Rhys W Klasno



RIVERSIDE, CA, USA U.S. Army SGT, 1114TH TRANSPORTATION COMPANY, BAKERSFIELD, CA AL ASAD, IRAQ 05/13/2007

A couple of months after his last visit home from Iraq, Rhys W. Klasno phoned his parents in Moreno Valley with the exciting news: His wife, Stephanie, was pregnant with their first child.

Soon, his wife was sending him recordings of the baby’s heartbeat over the Internet. And eventually a 3-D ultrasound image.

Klasno, a 20-year-old heavy-equipment driver for the California Army National Guard’s 1114th Transportation Company in Bakersfield, was thrilled that he was going to be able to return home to Riverside in time for his daughter’s birth in early August.

On May 13, however, he was killed when a roadside bomb exploded near his vehicle in Haditha, northwest of Baghdad.

“He went off to do what his country asked him to do,” Klasno’s father, Michael, said of his son, a devout Christian who led a Bible study group for troops in Iraq.

He said his son never felt conflicted about serving there. “He told me, ‘This is what the country needs and this is what God is telling me to do.’ “

Klasno, the 24th California National Guardsman to be killed in action since the Sept. 11 attacks, was posthumously promoted from specialist to sergeant. In addition to his wife and father, he is survived by his mother, Lynn Jardinico of Moreno Valley.

Klasno was nothing if not decisive, his father said. Especially when it came to his wife.

He met Stephanie Ann Griffith when they were freshmen at Woodcrest Christian High School in Riverside. They were married in October 2005, the year after Klasno enlisted in the National Guard.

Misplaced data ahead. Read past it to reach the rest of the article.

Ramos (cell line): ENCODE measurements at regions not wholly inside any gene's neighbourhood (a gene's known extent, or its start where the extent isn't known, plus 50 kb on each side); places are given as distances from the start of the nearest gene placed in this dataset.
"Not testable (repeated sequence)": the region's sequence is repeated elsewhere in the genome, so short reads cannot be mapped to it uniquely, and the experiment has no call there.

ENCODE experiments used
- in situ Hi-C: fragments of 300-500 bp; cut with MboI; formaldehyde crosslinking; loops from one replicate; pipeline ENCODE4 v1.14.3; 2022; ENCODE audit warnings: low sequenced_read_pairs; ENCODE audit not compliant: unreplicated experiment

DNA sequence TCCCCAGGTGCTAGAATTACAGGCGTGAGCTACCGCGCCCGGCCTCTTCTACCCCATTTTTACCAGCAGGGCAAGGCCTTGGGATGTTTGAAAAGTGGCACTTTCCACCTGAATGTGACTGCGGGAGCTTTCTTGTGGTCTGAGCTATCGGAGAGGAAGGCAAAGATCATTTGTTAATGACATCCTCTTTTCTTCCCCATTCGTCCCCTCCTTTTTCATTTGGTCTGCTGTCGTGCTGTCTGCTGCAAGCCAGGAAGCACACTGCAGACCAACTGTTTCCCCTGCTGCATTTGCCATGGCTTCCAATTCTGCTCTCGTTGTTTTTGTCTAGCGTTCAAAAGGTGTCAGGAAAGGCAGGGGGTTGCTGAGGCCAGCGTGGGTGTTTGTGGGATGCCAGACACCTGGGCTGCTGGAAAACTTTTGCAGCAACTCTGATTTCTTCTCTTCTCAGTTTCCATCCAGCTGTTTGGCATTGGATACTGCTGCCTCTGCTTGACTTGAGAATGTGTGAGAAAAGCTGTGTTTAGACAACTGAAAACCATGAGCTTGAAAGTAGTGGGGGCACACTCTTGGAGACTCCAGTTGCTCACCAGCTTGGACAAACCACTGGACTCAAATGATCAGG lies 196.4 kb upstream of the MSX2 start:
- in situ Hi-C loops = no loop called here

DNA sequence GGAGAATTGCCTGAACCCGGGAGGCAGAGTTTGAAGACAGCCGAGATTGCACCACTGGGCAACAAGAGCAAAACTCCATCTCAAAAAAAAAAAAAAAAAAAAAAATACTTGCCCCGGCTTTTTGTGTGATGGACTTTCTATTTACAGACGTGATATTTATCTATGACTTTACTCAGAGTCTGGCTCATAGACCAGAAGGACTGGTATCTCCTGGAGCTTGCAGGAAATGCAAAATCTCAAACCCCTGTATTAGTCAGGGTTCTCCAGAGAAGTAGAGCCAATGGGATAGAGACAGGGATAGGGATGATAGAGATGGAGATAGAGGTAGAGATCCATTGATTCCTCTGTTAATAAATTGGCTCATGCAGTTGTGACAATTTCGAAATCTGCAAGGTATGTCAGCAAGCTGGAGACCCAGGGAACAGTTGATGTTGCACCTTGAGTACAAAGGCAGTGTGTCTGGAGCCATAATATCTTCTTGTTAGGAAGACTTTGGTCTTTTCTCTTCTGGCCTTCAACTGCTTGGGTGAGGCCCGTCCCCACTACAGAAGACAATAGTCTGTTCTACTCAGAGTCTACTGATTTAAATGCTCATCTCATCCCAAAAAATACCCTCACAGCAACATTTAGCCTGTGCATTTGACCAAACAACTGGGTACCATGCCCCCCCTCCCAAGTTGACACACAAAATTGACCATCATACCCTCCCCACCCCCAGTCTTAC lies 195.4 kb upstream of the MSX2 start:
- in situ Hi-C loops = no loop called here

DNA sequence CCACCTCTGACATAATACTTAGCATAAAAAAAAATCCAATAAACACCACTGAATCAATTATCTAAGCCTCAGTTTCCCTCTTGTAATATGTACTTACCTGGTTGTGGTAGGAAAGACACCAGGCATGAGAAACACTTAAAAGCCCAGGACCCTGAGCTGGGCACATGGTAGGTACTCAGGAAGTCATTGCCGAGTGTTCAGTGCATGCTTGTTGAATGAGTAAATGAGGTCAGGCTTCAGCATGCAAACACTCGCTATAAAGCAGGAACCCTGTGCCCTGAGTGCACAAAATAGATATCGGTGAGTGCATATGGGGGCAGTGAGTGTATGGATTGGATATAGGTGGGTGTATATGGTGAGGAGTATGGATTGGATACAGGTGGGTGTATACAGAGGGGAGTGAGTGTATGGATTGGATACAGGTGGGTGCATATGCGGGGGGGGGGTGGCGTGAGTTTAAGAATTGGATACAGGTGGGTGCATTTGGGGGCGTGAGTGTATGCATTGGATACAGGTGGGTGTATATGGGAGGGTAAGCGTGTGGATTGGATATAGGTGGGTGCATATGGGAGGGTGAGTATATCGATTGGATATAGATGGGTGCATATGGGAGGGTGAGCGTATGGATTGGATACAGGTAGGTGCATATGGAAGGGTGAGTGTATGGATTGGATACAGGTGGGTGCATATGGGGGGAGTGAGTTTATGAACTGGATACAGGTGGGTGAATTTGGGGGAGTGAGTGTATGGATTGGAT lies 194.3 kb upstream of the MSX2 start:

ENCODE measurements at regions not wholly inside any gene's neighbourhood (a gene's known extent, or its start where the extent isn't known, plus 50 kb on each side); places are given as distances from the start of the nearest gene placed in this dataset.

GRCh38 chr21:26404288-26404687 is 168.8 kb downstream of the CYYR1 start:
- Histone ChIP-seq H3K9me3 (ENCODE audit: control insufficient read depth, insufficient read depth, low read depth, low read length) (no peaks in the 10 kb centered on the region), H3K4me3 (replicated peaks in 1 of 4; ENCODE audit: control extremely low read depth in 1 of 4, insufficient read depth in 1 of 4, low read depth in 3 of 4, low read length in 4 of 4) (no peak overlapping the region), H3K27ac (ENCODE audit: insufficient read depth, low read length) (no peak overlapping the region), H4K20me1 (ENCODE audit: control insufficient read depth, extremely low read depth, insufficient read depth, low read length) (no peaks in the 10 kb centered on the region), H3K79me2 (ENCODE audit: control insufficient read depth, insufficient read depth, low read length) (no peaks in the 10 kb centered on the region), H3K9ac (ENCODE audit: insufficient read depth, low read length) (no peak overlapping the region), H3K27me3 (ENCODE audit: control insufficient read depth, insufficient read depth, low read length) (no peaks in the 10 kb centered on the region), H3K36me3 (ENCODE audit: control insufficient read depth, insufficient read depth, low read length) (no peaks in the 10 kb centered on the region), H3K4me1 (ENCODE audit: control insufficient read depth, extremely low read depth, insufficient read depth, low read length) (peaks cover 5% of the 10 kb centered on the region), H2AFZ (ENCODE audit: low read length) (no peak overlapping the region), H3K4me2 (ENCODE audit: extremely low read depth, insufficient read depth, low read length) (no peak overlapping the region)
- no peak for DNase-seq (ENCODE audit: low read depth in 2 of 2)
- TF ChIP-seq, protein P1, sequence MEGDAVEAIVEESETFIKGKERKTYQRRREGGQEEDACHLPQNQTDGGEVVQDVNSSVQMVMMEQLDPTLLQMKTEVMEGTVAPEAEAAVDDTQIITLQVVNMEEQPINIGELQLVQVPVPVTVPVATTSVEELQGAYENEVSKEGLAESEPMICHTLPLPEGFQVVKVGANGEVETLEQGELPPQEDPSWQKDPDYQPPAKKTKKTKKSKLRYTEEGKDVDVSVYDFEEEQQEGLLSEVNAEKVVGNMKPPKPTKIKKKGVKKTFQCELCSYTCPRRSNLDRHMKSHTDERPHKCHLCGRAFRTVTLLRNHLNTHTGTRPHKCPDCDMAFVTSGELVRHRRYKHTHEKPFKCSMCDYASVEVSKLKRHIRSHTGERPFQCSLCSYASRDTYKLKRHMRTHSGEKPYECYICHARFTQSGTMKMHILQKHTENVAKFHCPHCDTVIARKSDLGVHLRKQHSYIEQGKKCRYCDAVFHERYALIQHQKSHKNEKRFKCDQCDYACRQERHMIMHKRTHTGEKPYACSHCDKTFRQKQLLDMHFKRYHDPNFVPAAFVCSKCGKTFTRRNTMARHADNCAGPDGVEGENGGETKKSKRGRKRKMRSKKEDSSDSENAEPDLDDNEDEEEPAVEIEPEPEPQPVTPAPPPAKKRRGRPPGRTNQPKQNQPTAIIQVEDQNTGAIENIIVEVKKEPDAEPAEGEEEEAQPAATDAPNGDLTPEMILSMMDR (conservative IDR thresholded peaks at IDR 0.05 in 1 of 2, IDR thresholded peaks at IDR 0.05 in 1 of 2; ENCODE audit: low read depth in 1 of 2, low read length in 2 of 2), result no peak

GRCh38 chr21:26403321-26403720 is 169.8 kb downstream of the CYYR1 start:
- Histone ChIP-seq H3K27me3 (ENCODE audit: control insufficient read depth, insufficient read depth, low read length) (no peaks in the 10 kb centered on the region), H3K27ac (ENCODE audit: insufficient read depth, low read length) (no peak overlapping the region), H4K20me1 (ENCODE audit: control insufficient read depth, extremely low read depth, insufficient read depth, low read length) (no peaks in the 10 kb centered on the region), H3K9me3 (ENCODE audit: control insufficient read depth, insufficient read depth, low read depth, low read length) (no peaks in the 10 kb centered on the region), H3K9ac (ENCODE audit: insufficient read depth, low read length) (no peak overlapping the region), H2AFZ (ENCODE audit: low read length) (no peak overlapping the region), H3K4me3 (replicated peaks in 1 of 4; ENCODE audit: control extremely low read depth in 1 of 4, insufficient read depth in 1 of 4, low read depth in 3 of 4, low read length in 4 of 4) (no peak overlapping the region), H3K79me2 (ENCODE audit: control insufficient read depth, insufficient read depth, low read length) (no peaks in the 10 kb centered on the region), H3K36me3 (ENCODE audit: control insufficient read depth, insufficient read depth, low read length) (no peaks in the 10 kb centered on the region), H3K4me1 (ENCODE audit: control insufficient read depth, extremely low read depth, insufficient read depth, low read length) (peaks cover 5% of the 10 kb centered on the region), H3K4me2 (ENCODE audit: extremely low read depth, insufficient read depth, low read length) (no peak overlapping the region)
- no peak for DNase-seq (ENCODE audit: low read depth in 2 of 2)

“He stopped looking at all the other girls,” his father said. “It was, ‘I found the one I want.’ That is how he was. He didn’t mess around.”

Others who knew Klasno recalled that self-assurance fondly. A neighbor, Jodi Torske, remembers Klasno as the kid on the block her kids and every other kid wanted to be like — and liked by.

“Every summer the boys would change what activity they were into,” she said. There was biking, then skateboarding, and a stint of rollerblading.

“It was whatever activity Rhys was into….,” she said. “My kids loved him. He was the life of the party. Without him, the neighborhood wouldn’t have been the same.”

Anita Mesa, another parent who knew Klasno, said her son “always felt cool around Rhys and his friends.”

“There was a charm about Rhys like no other — he made you feel like you had such a personal relationship with him,” she wrote on the website Legacy.com, where dozens of people have posted notes paying tribute to Klasno.

Rhys’ portrait is also located on Poster 2